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Articles by T Taniguchi
Total Records ( 6 ) for T Taniguchi
  K Kawaguchi , H Murakami , T Taniguchi , M Fujii , S Kawata , T Fukui , Y Kondo , H Osada , N Usami , K Yokoi , Y Ueda , Y Yatabe , M Ito , Y Horio , T Hida and Y. Sekido

Malignant pleural mesothelioma (MPM) is an aggressive neoplasm associated with asbestos exposure. Although expression and activation of receptor tyrosine kinases (RTKs), including MET, have been reported in most MPM, specific RTK inhibitors showed less than the expected response in MPM cells. To determine whether the lack of response of MET inhibitors was due to cooperation with other RTKs, we determined activation status of MET and other RTKs, including epidermal growth factor receptor (EGFR) family of 20 MPM cell lines, and tested whether dual RTK inhibition is an effective therapeutic strategy. We detected MET upregulation and phosphorylation (thus indicating activation) in 14 (70%) and 13 (65%) cell lines, but treatment with MET-specific inhibitors showed weak or modest effect of suppression in most of the cell lines. Phospho-RTK array analysis revealed that MET was simultaneously activated with other RTKs, including EGFR, ErbB2, ErbB3 and platelet-derived growth factor receptor-β. Combination of MET and EGFR inhibitors triggered stronger inhibition on cell proliferation and invasion of MPM cells than that of each in vitro. These results indicated that coactivation of RTKs was essential in mesothelioma cell proliferation and/or survival, thus suggesting that simultaneous inhibition of RTKs may be a more effective strategy for the development of molecular target therapy for MPM.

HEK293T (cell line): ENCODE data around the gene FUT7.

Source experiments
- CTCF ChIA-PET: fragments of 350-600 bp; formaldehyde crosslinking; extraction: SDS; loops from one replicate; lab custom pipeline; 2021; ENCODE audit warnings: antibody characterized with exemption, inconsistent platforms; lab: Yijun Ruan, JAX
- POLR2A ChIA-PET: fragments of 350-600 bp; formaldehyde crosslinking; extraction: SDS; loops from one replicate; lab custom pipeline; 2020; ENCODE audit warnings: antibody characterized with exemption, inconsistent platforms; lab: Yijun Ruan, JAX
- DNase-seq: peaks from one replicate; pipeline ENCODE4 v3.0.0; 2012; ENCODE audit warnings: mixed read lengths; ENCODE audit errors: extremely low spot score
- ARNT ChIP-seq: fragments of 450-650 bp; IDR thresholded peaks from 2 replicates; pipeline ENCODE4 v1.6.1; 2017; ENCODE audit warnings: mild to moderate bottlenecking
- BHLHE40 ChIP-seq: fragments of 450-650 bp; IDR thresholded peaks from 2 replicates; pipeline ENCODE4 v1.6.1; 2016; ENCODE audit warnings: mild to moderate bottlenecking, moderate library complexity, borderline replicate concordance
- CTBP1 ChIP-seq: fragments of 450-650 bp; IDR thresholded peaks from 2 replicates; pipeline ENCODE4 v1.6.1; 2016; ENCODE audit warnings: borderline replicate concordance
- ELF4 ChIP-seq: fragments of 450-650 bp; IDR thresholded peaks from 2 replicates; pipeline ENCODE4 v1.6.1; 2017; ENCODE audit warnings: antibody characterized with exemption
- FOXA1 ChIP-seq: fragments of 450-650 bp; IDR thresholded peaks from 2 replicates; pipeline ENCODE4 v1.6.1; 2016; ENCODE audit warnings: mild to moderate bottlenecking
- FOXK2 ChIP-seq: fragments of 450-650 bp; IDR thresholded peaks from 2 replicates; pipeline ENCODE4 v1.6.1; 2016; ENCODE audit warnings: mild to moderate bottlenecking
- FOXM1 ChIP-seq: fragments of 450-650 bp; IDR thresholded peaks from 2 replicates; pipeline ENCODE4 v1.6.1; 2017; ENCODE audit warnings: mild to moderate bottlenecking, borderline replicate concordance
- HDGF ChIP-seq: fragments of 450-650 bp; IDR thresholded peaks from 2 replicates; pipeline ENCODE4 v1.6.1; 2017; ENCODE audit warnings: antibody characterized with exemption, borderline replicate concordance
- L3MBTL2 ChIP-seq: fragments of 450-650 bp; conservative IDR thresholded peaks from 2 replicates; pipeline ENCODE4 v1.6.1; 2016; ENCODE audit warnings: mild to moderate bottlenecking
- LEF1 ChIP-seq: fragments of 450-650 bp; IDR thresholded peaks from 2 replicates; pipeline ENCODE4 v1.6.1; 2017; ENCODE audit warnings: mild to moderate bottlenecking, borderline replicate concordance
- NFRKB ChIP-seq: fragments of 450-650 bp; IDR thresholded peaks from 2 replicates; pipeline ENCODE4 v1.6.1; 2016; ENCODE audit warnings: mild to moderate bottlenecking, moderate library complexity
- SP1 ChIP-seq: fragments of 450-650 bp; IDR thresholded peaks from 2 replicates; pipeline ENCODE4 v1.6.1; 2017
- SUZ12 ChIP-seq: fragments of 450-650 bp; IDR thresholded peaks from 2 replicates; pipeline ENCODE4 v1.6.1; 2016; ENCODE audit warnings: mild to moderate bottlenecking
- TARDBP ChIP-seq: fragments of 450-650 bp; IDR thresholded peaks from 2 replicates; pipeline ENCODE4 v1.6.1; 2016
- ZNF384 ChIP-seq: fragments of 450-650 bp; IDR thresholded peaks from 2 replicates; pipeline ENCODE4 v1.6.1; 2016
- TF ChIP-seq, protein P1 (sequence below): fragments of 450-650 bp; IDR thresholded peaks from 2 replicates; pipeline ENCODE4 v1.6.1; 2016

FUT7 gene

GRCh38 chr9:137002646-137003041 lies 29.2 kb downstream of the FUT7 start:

M. J Lace , J. R Anson , A. J Klingelhutz , H Harada , T Taniguchi , A. D Bossler , T. H Haugen and L. P. Turek

Interferons (IFNs) have been used to treat mucosal lesions caused by human papillomavirus (HPV) infection, such as intraepithelial precursor lesions to cancer of the uterine cervix, genital warts or recurrent respiratory papillomatosis, to potentially reduce or eliminate replicating HPV plasmid genomes. Mucosal HPVs have evolved mechanisms that impede IFN-β synthesis and downregulate genes induced by IFN. Here we show that these HPV types directly subvert a cellular transcriptional response to IFN-β as a potential boost in infection. Treatment with low levels of human IFN-β induced initial amplification of HPV-16 and HPV-11 plasmid genomes and increased HPV-16 or HPV-31 DNA copy numbers up to 6-fold in HPV-immortalized keratinocytes. IFN treatment also increased early gene transcription from the major early gene promoters in HPV-16, HPV-31 and HPV-11. Furthermore, mutagenesis of the viral genomes and ectopic interferon regulatory factor (IRF) expression in transfection experiments using IRF-1–/–, IRF-2–/– and dual knockout cell lines determined that these responses are due to the activation of IRF-1 interaction with a conserved interferon response element demonstrated in several mucosal HPV early gene promoters. Our results provide a molecular explanation for the varying clinical outcomes of IFN therapy of papillomatoses and define an assay for the modulation of the HPV gene program by IFNs as well as other cytokines and signaling molecules in infection and therapy.